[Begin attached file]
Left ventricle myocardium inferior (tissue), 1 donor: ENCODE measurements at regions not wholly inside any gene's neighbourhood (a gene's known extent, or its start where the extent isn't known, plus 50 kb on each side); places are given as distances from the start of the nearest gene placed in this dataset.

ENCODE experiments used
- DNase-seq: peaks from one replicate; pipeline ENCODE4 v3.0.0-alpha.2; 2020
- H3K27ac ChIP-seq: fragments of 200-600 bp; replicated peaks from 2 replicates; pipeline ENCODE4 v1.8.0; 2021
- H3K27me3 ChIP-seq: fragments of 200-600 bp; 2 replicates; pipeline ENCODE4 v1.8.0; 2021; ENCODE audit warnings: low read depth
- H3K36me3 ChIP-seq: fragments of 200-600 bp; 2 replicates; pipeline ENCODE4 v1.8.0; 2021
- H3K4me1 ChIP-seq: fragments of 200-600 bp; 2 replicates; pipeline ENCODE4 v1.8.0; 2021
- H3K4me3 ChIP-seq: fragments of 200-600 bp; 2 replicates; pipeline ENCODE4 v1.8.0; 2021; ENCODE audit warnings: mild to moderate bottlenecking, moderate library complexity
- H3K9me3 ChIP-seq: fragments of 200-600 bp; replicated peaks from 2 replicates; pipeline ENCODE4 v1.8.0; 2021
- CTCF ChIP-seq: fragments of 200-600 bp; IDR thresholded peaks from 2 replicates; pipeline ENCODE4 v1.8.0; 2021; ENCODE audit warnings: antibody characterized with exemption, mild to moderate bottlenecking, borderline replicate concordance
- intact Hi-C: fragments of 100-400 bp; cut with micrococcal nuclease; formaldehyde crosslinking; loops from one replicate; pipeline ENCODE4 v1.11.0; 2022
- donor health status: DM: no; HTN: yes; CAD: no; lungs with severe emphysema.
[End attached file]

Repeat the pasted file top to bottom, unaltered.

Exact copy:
Left ventricle myocardium inferior (tissue), 1 donor: ENCODE measurements at regions not wholly inside any gene's neighbourhood (a gene's known extent, or its start where the extent isn't known, plus 50 kb on each side); places are given as distances from the start of the nearest gene placed in this dataset.

ENCODE experiments used
- DNase-seq: peaks from one replicate; pipeline ENCODE4 v3.0.0-alpha.2; 2020
- H3K27ac ChIP-seq: fragments of 200-600 bp; replicated peaks from 2 replicates; pipeline ENCODE4 v1.8.0; 2021
- H3K27me3 ChIP-seq: fragments of 200-600 bp; 2 replicates; pipeline ENCODE4 v1.8.0; 2021; ENCODE audit warnings: low read depth
- H3K36me3 ChIP-seq: fragments of 200-600 bp; 2 replicates; pipeline ENCODE4 v1.8.0; 2021
- H3K4me1 ChIP-seq: fragments of 200-600 bp; 2 replicates; pipeline ENCODE4 v1.8.0; 2021
- H3K4me3 ChIP-seq: fragments of 200-600 bp; 2 replicates; pipeline ENCODE4 v1.8.0; 2021; ENCODE audit warnings: mild to moderate bottlenecking, moderate library complexity
- H3K9me3 ChIP-seq: fragments of 200-600 bp; replicated peaks from 2 replicates; pipeline ENCODE4 v1.8.0; 2021
- CTCF ChIP-seq: fragments of 200-600 bp; IDR thresholded peaks from 2 replicates; pipeline ENCODE4 v1.8.0; 2021; ENCODE audit warnings: antibody characterized with exemption, mild to moderate bottlenecking, borderline replicate concordance
- intact Hi-C: fragments of 100-400 bp; cut with micrococcal nuclease; formaldehyde crosslinking; loops from one replicate; pipeline ENCODE4 v1.11.0; 2022
- donor health status: DM: no; HTN: yes; CAD: no; lungs with severe emphysema.